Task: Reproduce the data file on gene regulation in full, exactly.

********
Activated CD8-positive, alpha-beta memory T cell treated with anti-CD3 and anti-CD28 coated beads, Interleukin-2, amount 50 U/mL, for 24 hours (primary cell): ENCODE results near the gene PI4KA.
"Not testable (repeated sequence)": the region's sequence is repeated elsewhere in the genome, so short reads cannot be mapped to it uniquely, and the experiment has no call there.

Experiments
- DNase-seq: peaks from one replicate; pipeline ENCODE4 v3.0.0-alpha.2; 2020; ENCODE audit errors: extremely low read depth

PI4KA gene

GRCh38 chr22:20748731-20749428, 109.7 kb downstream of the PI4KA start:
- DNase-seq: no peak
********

Activated CD8-positive, alpha-beta memory T cell treated with anti-CD3 and anti-CD28 coated beads, Interleukin-2, amount 50 U/mL, for 24 hours (primary cell): ENCODE results near the gene PI4KA.
"Not testable (repeated sequence)": the region's sequence is repeated elsewhere in the genome, so short reads cannot be mapped to it uniquely, and the experiment has no call there.

Experiments
- DNase-seq: peaks from one replicate; pipeline ENCODE4 v3.0.0-alpha.2; 2020; ENCODE audit errors: extremely low read depth

PI4KA gene

GRCh38 chr22:20748731-20749428, 109.7 kb downstream of the PI4KA start:
- DNase-seq: no peak